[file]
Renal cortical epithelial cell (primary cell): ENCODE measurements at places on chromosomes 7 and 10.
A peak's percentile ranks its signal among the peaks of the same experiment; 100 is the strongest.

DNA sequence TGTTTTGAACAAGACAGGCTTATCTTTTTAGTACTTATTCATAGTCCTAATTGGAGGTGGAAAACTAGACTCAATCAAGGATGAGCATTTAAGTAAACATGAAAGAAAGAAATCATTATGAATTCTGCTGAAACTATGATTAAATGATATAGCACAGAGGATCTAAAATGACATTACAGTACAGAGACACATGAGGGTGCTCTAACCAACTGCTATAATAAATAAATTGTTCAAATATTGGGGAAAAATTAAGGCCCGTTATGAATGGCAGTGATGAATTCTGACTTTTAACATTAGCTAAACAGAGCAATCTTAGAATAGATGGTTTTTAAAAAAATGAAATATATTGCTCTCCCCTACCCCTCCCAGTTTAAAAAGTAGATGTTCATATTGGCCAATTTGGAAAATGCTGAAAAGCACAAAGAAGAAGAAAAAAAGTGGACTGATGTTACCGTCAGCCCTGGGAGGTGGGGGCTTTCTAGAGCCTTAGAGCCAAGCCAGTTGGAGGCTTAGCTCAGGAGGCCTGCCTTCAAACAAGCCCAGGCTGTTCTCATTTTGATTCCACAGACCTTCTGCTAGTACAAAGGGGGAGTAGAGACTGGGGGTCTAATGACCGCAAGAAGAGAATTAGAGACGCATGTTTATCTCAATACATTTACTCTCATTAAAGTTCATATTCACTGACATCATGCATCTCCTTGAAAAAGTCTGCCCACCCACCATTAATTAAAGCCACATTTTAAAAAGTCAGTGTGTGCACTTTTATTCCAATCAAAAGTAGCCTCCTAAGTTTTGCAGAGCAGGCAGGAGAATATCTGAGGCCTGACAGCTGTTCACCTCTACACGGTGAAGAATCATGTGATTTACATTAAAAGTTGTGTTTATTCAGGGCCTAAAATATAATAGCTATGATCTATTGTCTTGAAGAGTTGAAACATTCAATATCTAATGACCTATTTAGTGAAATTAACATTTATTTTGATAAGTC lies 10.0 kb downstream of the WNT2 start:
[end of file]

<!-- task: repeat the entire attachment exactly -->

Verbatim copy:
Renal cortical epithelial cell (primary cell): ENCODE measurements at places on chromosomes 7 and 10.
A peak's percentile ranks its signal among the peaks of the same experiment; 100 is the strongest.

DNA sequence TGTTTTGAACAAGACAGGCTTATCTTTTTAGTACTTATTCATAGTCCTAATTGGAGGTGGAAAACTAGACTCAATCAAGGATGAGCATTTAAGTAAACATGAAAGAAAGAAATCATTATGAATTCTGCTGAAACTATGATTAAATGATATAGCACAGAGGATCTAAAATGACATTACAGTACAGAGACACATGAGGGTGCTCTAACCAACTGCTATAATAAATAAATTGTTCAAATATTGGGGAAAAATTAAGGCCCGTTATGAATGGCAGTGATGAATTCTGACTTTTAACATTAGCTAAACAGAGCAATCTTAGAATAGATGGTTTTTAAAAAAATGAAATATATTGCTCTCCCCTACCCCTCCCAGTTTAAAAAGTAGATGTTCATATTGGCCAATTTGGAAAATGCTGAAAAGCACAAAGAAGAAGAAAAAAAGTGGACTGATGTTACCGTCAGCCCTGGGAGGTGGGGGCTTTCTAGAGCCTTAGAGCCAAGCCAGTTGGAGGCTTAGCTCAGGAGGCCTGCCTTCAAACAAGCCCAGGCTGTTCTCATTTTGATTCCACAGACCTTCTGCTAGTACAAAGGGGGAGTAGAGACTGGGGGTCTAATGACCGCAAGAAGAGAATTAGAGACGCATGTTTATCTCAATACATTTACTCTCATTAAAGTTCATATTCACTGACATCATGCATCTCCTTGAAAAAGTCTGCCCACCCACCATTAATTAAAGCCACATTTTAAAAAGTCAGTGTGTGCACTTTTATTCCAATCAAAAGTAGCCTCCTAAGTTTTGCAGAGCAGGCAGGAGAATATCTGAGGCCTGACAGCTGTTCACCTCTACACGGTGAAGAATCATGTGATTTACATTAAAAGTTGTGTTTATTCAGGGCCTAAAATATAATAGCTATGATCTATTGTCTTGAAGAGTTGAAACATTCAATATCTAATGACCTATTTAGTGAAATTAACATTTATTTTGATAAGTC lies 10.0 kb downstream of the WNT2 start: